Ventricular septal defect (VSD) complicating acute myocardial infarction (MI) is uncommon with a reported incidence in the prethrombolytic era of ≈1% to 2%.1 2 It typically occurs in the first week after infarction, with a mean time from symptom onset of 3 to 5 days.1 3 4 Previous investigations have found age and female sex to be risk factors for its development5 6 ; such patients also commonly have no prior angina or MI.1 7 8 Angiographically, patients with VSD have been noted to have total occlusion of the infarct-related artery with minimal collaterals.6 9 10
In the prethrombolytic era, outcomes after the development of VSD were extremely poor, with an in-hospital mortality of ≈45% in surgically treated patients and ≈90% in those managed medically.1 2 11 12 13 Poor prognostic factors in this patient population included the development of cardiogenic shock, right ventricular dysfunction, and inferior infarct location.4 5 14 15
Postinfarction VSD has not been well studied in the thrombolytic era, and most prior studies have been relatively small. The large patient population from the Global Utilization of Streptokinase and TPA for Occluded Coronary Arteries (GUSTO-I) trial—41 021 patients enrolled at 1081 institutions in 15 countries—provides a unique opportunity to explore this topic more fully.16 17 The goals of the present study were to establish the incidence of VSD after acute MI in patients treated with thrombolytic therapy and to identify the enrollment characteristics and angiographic patterns associated with its occurrence. The association of this complication with patient outcomes also was to be evaluated. Finally, we wanted to identify enrollment characteristics associated with increased mortality in patients who develop VSD.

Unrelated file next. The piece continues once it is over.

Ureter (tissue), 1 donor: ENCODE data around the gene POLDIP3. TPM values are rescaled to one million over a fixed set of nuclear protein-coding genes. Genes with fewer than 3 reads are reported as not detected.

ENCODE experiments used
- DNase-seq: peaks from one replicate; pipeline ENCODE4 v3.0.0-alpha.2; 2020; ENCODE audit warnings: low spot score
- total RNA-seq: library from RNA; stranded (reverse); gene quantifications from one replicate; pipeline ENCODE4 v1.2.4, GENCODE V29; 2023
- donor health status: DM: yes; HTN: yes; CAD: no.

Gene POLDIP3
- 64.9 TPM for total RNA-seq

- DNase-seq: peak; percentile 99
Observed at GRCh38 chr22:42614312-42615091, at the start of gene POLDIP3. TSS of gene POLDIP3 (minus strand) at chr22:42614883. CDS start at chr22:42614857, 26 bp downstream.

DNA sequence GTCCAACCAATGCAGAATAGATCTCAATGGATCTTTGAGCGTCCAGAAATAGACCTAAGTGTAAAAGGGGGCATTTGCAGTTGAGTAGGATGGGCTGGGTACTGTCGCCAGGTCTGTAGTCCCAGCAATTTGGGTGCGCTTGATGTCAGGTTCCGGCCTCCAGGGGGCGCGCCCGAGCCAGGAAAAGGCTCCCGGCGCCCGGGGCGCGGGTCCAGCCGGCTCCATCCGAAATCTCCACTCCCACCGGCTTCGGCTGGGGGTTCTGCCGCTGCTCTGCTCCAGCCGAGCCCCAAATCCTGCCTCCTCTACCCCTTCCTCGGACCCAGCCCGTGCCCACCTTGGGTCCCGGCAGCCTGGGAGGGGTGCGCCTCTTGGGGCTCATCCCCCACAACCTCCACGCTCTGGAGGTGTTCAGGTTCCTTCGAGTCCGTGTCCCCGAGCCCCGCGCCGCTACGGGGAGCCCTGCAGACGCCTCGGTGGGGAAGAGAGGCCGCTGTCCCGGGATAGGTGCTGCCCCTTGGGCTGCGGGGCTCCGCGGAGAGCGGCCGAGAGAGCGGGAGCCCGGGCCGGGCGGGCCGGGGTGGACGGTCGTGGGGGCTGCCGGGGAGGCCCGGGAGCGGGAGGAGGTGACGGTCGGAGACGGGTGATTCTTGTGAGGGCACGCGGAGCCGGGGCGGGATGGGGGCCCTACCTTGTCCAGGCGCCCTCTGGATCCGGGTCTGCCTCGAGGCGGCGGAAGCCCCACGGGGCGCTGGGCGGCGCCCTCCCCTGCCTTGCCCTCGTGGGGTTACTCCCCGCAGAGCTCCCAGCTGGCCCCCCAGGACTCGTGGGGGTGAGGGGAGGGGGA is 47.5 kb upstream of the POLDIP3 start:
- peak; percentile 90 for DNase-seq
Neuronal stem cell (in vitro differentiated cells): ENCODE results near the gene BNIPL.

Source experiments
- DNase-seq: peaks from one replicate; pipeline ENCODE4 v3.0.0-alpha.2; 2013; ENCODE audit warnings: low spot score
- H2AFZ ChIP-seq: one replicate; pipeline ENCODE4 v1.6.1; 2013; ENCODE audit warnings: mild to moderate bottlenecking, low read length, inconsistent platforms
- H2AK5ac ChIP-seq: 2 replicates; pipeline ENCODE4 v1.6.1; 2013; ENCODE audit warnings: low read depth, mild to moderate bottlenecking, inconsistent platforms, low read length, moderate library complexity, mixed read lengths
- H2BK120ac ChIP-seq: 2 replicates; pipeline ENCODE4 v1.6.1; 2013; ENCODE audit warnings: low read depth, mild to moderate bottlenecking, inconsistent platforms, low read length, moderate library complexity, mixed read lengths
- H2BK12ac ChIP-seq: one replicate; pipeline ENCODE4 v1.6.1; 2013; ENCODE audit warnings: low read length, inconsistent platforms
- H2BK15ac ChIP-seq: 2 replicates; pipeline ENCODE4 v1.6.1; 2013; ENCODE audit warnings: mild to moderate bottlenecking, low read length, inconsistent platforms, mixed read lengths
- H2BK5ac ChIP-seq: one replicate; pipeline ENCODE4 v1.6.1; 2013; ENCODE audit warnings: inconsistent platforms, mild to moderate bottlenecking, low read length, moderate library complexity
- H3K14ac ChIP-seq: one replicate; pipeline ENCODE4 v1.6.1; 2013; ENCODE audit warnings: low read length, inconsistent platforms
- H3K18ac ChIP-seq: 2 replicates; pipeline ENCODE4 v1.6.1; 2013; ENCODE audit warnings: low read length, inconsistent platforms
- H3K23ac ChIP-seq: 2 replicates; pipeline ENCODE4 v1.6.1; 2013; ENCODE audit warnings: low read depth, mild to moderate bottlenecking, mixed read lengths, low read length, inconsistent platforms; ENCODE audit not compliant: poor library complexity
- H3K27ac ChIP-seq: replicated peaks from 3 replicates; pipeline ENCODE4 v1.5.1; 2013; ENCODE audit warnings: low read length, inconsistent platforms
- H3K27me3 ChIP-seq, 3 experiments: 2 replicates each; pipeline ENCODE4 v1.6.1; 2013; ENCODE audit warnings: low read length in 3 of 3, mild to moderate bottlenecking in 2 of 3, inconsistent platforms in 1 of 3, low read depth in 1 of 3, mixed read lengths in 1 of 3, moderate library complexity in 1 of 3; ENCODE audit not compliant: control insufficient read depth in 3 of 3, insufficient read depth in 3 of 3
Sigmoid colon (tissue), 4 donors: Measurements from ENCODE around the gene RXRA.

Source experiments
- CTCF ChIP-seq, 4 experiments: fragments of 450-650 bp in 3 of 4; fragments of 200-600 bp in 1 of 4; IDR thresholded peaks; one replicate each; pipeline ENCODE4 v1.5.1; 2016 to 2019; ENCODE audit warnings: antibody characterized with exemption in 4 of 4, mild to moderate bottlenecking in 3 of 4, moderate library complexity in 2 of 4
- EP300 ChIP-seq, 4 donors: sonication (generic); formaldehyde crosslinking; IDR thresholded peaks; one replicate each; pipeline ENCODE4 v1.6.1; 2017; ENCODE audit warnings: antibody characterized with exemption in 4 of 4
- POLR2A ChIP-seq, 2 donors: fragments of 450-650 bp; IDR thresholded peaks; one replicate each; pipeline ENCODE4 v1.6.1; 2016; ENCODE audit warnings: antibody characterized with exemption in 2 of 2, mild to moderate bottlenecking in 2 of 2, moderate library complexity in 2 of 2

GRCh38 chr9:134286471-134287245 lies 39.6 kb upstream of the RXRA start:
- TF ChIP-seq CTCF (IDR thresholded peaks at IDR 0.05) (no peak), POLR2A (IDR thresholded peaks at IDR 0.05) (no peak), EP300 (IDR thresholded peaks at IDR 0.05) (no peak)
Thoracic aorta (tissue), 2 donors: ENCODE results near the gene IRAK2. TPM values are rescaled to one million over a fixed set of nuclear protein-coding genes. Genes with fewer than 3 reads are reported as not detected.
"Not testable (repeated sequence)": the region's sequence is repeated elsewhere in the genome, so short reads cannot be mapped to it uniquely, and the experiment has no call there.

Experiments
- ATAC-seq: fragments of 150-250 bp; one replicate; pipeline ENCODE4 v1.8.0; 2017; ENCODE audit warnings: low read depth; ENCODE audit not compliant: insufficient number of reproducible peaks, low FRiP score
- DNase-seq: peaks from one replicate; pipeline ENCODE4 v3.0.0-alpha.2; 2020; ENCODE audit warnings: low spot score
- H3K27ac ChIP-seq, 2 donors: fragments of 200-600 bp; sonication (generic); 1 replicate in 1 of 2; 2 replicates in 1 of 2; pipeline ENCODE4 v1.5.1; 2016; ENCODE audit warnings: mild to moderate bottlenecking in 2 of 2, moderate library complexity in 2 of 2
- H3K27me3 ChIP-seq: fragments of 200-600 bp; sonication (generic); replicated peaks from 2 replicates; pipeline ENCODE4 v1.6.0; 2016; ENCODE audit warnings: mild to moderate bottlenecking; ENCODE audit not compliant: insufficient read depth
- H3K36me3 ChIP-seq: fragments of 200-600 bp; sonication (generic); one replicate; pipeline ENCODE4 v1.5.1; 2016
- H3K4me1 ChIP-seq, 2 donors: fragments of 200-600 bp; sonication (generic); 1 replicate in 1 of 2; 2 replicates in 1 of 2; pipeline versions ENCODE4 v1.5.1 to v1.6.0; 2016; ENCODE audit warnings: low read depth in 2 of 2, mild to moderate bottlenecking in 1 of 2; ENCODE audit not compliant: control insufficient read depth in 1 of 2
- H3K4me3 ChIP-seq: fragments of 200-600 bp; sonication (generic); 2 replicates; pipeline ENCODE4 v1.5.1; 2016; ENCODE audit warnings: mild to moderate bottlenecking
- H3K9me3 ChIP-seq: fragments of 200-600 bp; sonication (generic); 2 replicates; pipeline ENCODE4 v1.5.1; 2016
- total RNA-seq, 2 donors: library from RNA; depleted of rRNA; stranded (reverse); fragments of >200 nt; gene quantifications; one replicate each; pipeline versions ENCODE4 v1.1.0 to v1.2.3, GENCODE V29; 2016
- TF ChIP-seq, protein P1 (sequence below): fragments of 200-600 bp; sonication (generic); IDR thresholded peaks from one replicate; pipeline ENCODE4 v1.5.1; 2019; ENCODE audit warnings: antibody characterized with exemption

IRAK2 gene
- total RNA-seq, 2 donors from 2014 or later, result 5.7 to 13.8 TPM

As described,16 enrollment criteria for the GUSTO-I trial included presentation to a participating hospital within 6 hours after the onset of symptoms, with chest pain lasting ≥20 minutes and accompanied by ≥0.1-mV ST-segment elevation in ≥2 limb leads or ≥0.2 mV in ≥2 contiguous precordial leads. Exclusion criteria included previous stroke, active bleeding, and recent trauma or major surgery. Informed consent was obtained before enrollment.